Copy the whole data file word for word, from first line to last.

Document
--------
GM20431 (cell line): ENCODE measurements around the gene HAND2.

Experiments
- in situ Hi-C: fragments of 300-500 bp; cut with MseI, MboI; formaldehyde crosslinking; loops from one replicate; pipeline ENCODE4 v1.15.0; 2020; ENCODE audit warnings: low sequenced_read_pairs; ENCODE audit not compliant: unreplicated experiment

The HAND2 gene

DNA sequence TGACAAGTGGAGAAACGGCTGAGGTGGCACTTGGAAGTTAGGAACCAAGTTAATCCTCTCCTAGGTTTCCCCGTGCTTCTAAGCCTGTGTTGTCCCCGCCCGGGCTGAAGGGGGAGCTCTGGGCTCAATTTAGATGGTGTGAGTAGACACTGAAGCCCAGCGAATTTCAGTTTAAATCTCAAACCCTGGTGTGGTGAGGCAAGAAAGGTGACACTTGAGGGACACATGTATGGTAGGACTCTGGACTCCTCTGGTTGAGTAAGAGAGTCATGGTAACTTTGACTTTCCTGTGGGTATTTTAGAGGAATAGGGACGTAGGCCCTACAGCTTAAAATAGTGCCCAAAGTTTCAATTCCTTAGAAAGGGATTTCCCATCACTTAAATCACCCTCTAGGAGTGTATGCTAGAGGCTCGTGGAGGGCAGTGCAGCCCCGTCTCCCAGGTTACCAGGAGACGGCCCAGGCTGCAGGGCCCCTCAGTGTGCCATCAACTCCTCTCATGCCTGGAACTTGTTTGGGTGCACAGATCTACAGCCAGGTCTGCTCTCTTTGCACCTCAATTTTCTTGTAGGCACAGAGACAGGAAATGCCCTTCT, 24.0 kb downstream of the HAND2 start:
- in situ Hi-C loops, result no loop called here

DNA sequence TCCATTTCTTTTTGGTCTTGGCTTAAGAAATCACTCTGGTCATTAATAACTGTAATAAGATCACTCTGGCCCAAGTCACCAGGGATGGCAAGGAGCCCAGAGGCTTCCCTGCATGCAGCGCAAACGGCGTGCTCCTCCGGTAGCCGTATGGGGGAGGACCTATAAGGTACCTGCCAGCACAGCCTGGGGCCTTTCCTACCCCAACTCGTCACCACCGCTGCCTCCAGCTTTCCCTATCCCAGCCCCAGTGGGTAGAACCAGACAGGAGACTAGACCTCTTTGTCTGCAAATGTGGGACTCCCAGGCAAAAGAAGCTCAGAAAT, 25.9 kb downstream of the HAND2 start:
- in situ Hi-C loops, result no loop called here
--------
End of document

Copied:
GM20431 (cell line): ENCODE measurements around the gene HAND2.

Experiments
- in situ Hi-C: fragments of 300-500 bp; cut with MseI, MboI; formaldehyde crosslinking; loops from one replicate; pipeline ENCODE4 v1.15.0; 2020; ENCODE audit warnings: low sequenced_read_pairs; ENCODE audit not compliant: unreplicated experiment

The HAND2 gene

DNA sequence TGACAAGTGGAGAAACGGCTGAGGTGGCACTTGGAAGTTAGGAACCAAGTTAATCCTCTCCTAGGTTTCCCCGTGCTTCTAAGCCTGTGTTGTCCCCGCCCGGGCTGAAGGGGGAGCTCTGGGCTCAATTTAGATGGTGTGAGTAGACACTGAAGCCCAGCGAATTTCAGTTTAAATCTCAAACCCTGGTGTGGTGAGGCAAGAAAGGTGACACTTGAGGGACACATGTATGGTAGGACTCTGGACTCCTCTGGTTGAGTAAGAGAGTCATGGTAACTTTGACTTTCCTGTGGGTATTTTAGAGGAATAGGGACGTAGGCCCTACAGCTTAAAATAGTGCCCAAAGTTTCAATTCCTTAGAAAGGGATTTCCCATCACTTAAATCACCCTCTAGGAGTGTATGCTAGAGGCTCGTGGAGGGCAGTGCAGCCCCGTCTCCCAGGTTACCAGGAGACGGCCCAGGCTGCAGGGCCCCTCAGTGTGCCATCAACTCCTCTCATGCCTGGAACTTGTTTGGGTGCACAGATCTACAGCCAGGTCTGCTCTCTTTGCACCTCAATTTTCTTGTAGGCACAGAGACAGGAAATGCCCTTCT, 24.0 kb downstream of the HAND2 start:
- in situ Hi-C loops, result no loop called here

DNA sequence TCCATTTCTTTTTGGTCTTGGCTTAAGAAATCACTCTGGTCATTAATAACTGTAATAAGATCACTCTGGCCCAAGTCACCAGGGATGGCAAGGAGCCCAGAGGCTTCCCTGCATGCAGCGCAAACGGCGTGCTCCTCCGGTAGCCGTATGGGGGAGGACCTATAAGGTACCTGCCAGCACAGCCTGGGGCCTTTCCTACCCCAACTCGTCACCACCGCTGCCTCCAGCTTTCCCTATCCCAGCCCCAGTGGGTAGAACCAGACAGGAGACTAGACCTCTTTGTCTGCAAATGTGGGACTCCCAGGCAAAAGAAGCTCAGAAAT, 25.9 kb downstream of the HAND2 start:
- in situ Hi-C loops, result no loop called here